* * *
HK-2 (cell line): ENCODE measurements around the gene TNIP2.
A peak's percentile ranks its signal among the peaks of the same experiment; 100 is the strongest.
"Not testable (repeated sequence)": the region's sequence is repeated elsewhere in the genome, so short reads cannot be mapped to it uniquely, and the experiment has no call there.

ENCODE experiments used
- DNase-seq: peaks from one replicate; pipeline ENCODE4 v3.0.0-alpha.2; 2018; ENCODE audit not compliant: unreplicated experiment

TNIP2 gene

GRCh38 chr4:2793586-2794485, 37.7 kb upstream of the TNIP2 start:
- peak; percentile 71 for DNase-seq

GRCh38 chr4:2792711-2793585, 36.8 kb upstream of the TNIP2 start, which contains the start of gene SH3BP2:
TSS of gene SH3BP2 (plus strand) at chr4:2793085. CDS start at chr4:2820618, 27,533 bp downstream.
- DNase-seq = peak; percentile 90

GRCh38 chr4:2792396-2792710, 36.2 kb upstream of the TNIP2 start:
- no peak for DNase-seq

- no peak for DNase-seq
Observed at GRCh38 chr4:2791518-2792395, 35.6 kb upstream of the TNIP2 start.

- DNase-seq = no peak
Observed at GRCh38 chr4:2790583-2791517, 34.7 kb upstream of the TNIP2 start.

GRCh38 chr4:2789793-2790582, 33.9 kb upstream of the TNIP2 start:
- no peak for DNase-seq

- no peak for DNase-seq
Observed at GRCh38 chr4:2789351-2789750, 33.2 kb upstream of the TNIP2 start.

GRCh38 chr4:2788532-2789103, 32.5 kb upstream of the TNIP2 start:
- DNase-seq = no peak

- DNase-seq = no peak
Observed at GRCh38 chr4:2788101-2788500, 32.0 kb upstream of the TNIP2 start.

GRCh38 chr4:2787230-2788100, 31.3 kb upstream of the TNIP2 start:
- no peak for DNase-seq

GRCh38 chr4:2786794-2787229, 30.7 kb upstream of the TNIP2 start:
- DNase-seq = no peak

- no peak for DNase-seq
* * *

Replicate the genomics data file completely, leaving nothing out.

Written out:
HK-2 (cell line): ENCODE measurements around the gene TNIP2.
A peak's percentile ranks its signal among the peaks of the same experiment; 100 is the strongest.
"Not testable (repeated sequence)": the region's sequence is repeated elsewhere in the genome, so short reads cannot be mapped to it uniquely, and the experiment has no call there.

ENCODE experiments used
- DNase-seq: peaks from one replicate; pipeline ENCODE4 v3.0.0-alpha.2; 2018; ENCODE audit not compliant: unreplicated experiment

TNIP2 gene

GRCh38 chr4:2793586-2794485, 37.7 kb upstream of the TNIP2 start:
- peak; percentile 71 for DNase-seq

GRCh38 chr4:2792711-2793585, 36.8 kb upstream of the TNIP2 start, which contains the start of gene SH3BP2:
TSS of gene SH3BP2 (plus strand) at chr4:2793085. CDS start at chr4:2820618, 27,533 bp downstream.
- DNase-seq = peak; percentile 90

GRCh38 chr4:2792396-2792710, 36.2 kb upstream of the TNIP2 start:
- no peak for DNase-seq

- no peak for DNase-seq
Observed at GRCh38 chr4:2791518-2792395, 35.6 kb upstream of the TNIP2 start.

- DNase-seq = no peak
Observed at GRCh38 chr4:2790583-2791517, 34.7 kb upstream of the TNIP2 start.

GRCh38 chr4:2789793-2790582, 33.9 kb upstream of the TNIP2 start:
- no peak for DNase-seq

- no peak for DNase-seq
Observed at GRCh38 chr4:2789351-2789750, 33.2 kb upstream of the TNIP2 start.

GRCh38 chr4:2788532-2789103, 32.5 kb upstream of the TNIP2 start:
- DNase-seq = no peak

- DNase-seq = no peak
Observed at GRCh38 chr4:2788101-2788500, 32.0 kb upstream of the TNIP2 start.

GRCh38 chr4:2787230-2788100, 31.3 kb upstream of the TNIP2 start:
- no peak for DNase-seq

GRCh38 chr4:2786794-2787229, 30.7 kb upstream of the TNIP2 start:
- DNase-seq = no peak

- no peak for DNase-seq